- Installment sales, which allow you to give away the upside appreciation potential of assets tax-free.
Rising rates should motivate you to lock in the interest rates while they remain low. As rates continue to increase, though, you should prepare for strategies that work best when interest rates are higher. A Qualified Personal Residence Trust (QPRT) and a Charitable Remainder Annuity Trust (CRAT) are more beneficial strategies in a higher rate environment because they reduce the actuarial value of a taxable gift.
7. Review your portfolio
Make sure your asset allocation is in line with your targets and that it matches your risk tolerance and return requirements. Having a financial plan helps determine what the required return is in order to meet your goals. Staying disciplined during times of volatility is key for the remainder of 2022. With the bond market this year providing little income, there is still some merit to holding bonds for stability and capital preservation. For some investors, new tools such as alternatives and real assets can be incorporated to hedge against inflation.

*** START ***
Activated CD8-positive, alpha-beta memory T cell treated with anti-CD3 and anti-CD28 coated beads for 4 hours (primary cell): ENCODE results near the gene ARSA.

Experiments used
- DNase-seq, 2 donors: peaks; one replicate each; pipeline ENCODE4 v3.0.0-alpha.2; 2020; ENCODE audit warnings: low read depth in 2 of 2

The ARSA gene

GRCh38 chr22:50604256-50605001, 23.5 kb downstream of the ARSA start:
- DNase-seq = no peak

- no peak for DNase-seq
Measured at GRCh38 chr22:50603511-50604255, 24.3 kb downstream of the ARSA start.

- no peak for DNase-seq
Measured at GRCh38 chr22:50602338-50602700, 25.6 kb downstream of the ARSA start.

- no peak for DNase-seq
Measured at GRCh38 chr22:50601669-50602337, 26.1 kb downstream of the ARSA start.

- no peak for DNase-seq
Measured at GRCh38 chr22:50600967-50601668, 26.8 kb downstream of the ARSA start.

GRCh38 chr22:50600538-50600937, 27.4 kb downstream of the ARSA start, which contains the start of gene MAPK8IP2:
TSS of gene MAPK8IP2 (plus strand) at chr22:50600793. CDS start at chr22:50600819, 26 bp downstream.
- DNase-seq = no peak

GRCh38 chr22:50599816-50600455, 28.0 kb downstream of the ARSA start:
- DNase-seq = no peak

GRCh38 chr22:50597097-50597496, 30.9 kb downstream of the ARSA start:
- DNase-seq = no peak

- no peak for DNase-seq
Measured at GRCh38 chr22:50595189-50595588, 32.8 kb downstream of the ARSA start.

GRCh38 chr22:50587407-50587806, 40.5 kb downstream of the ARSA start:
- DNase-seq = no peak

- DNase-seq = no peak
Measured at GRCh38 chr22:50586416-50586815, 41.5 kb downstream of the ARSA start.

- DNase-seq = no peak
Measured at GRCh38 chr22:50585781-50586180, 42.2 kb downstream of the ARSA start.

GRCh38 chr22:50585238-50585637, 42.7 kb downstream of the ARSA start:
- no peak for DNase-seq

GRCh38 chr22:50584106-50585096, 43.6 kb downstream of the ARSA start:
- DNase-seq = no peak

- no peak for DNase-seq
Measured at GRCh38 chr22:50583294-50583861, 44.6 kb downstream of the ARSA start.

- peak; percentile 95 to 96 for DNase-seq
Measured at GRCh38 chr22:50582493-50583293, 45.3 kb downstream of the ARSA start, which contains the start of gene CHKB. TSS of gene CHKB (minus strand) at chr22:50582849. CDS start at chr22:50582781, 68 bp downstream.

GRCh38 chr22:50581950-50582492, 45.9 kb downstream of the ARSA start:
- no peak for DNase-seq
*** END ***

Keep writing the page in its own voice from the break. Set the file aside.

8. Maximize tax-advantaged savings vehicles
With the potential for a tax rate increase, maximizing tax-advantaged vehicles may be more important. Reduce taxable income by increasing pretax salary deferrals to employer-sponsored retirement plans (401(k), 403(b), 457 & SEP-IRA plans).